Over the past three decades, Antarctic surface climate has undergone pronounced changes. Many of these changes have been linked to stratospheric ozone depletion. Here linkages between Antarctic ozone loss, the accompanying circulation changes, and summertime Southern Hemisphere (SH) midlatitude surface temperatures are explored. Long-term surface climate changes associated with ozone-driven changes in the southern annular mode (SAM) at SH midlatitudes in summer are not annular in appearance owing to differences in regional circulation and precipitation impacts. Both station and reanalysis data indicate a trend toward cooler summer temperatures over southeast and south-central Australia and inland areas of the southern tip of Africa. It is also found that since the onset of the ozone hole, there have been significant shifts in the distributions of both the seasonal mean and daily maximum summertime temperatures in the SH midlatitude regions between high and low ozone years. Unusually hot summer extremes are associated with anomalously high ozone in the previous November, including the recent very hot austral summer of 2012/13. If the relationship found in the past three decades continues to hold, the level of late springtime ozone over Antarctica has the potential to be part of a useful predictor set for the following summer’s conditions. The results herein suggest that skillful predictions may be feasible for both the mean seasonal temperature and the frequency of extreme hot events in some SH midlatitude regions of Australia, Africa, and South America.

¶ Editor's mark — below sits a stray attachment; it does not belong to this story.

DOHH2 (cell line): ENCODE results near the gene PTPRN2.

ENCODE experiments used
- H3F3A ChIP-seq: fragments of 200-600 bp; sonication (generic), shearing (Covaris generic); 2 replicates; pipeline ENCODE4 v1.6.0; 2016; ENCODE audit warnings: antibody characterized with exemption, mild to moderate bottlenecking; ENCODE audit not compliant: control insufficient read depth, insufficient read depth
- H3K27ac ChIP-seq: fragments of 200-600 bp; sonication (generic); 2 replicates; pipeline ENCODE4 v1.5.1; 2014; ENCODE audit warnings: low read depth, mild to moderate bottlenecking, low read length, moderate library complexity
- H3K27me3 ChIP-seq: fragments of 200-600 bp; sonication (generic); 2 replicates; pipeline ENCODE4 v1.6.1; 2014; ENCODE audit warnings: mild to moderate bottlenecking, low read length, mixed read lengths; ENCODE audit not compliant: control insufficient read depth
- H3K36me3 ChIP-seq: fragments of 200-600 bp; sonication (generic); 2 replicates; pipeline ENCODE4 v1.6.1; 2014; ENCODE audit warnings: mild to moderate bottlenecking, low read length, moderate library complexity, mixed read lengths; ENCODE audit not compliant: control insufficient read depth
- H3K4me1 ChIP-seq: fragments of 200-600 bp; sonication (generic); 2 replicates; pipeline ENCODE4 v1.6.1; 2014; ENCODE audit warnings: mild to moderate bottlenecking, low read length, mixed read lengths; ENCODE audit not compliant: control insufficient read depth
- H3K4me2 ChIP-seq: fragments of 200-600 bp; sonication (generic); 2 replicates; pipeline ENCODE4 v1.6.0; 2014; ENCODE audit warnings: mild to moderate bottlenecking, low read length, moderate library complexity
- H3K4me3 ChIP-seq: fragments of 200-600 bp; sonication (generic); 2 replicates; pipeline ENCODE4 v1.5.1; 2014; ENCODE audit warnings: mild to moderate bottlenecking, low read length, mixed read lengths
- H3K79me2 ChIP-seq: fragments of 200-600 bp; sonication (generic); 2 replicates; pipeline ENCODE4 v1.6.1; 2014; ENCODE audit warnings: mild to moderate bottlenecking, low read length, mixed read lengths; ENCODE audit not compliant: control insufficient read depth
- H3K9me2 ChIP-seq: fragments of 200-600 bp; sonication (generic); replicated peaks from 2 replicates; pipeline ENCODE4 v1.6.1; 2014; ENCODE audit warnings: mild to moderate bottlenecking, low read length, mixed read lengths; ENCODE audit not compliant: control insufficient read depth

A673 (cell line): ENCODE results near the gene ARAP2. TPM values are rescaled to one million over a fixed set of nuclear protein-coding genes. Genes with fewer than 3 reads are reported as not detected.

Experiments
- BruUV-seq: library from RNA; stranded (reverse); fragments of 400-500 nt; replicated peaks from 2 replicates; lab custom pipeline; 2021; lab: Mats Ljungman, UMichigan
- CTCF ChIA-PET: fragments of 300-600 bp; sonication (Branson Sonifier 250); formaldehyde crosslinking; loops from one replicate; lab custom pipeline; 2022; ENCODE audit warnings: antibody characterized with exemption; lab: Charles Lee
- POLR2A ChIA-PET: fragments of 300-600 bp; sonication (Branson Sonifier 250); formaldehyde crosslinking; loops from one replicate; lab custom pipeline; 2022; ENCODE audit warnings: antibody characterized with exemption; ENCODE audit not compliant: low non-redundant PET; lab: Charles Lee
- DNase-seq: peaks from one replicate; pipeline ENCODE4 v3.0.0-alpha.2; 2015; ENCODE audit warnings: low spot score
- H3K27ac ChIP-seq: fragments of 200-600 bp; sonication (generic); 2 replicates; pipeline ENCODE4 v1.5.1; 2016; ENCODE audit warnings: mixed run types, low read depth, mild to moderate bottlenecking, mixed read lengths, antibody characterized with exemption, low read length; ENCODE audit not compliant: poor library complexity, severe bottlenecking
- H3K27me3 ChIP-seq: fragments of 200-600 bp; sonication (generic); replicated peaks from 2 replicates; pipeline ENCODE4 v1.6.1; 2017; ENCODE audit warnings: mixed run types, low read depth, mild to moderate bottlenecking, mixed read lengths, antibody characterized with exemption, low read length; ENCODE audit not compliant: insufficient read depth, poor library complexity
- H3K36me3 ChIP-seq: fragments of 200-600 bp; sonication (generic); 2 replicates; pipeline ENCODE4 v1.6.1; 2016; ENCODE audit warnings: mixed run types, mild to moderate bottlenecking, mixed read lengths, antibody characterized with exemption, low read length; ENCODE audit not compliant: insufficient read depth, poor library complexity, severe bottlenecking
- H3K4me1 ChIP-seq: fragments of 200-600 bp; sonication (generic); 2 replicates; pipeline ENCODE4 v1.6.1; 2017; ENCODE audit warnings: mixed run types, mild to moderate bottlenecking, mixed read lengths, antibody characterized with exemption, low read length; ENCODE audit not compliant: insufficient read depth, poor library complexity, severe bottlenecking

- Southern Hemisphere
- Annular mode
- Stratophere-troposphere coupling
- Summer/warm season
- Seasonal forecasting